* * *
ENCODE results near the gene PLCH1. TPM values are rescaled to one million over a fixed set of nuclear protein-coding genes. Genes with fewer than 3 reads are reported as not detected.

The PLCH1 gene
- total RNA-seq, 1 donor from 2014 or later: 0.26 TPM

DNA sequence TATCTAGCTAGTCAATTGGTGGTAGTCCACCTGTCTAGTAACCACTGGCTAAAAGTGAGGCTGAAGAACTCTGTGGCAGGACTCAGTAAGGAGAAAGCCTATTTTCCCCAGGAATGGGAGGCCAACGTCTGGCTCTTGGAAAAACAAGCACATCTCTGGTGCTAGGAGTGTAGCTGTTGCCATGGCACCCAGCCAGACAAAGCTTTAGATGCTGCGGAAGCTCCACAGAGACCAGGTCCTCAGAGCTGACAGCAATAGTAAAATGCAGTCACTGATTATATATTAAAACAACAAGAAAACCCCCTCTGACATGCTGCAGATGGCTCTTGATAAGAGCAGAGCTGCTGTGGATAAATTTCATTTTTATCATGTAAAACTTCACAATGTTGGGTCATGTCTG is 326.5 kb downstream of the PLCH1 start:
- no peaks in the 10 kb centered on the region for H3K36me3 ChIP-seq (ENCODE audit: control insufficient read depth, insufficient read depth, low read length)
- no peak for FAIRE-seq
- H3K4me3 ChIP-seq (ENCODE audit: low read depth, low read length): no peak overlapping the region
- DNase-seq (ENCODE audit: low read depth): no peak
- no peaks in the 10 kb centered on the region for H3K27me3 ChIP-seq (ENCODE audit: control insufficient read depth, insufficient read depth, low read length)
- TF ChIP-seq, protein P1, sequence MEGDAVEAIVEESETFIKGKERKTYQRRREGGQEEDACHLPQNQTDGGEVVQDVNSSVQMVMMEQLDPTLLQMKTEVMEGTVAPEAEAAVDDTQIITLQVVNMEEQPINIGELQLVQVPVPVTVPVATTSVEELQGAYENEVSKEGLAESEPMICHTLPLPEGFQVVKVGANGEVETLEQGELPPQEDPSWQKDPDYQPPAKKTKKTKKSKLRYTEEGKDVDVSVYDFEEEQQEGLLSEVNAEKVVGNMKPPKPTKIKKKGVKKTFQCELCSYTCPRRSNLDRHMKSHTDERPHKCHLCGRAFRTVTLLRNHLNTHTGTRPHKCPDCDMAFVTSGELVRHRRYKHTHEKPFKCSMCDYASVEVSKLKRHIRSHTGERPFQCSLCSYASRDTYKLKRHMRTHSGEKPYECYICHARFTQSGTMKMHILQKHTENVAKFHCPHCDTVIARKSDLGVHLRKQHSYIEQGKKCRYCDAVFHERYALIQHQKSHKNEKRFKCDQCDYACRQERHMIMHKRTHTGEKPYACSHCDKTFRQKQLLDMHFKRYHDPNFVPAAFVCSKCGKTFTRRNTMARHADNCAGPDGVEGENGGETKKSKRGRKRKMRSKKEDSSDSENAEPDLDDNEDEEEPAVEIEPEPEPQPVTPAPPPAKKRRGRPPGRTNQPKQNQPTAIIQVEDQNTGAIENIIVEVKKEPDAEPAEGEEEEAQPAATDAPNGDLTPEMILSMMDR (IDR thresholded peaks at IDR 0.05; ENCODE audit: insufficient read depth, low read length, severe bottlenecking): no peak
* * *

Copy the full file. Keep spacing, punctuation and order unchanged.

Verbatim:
ENCODE results near the gene PLCH1. TPM values are rescaled to one million over a fixed set of nuclear protein-coding genes. Genes with fewer than 3 reads are reported as not detected.

The PLCH1 gene
- total RNA-seq, 1 donor from 2014 or later: 0.26 TPM

DNA sequence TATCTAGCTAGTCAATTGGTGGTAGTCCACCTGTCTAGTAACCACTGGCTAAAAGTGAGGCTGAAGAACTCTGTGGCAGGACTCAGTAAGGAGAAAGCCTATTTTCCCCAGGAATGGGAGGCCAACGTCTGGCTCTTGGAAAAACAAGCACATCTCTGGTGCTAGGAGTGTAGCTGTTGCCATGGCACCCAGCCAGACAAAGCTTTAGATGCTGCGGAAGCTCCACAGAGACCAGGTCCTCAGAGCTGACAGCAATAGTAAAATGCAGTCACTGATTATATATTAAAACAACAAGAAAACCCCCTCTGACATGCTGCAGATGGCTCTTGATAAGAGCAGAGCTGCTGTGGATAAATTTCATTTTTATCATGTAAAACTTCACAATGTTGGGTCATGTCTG is 326.5 kb downstream of the PLCH1 start:
- no peaks in the 10 kb centered on the region for H3K36me3 ChIP-seq (ENCODE audit: control insufficient read depth, insufficient read depth, low read length)
- no peak for FAIRE-seq
- H3K4me3 ChIP-seq (ENCODE audit: low read depth, low read length): no peak overlapping the region
- DNase-seq (ENCODE audit: low read depth): no peak
- no peaks in the 10 kb centered on the region for H3K27me3 ChIP-seq (ENCODE audit: control insufficient read depth, insufficient read depth, low read length)
- TF ChIP-seq, protein P1, sequence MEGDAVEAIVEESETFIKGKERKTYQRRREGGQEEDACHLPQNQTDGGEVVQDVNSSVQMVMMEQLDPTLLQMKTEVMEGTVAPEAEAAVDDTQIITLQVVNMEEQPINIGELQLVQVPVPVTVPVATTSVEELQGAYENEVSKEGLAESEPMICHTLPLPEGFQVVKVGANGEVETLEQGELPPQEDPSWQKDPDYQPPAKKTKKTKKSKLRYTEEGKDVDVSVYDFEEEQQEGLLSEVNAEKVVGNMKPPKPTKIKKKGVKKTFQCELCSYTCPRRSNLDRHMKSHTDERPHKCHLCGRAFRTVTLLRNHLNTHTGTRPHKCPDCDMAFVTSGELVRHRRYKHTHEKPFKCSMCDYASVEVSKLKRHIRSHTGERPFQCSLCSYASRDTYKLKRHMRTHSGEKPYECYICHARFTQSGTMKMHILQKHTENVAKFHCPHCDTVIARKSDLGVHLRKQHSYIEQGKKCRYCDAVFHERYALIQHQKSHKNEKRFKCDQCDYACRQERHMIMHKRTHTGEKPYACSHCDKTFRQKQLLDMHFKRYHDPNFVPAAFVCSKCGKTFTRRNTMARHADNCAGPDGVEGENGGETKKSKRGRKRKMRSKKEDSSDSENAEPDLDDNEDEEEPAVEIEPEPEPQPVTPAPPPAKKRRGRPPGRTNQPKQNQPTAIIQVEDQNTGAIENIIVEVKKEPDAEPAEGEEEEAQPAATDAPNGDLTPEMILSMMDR (IDR thresholded peaks at IDR 0.05; ENCODE audit: insufficient read depth, low read length, severe bottlenecking): no peak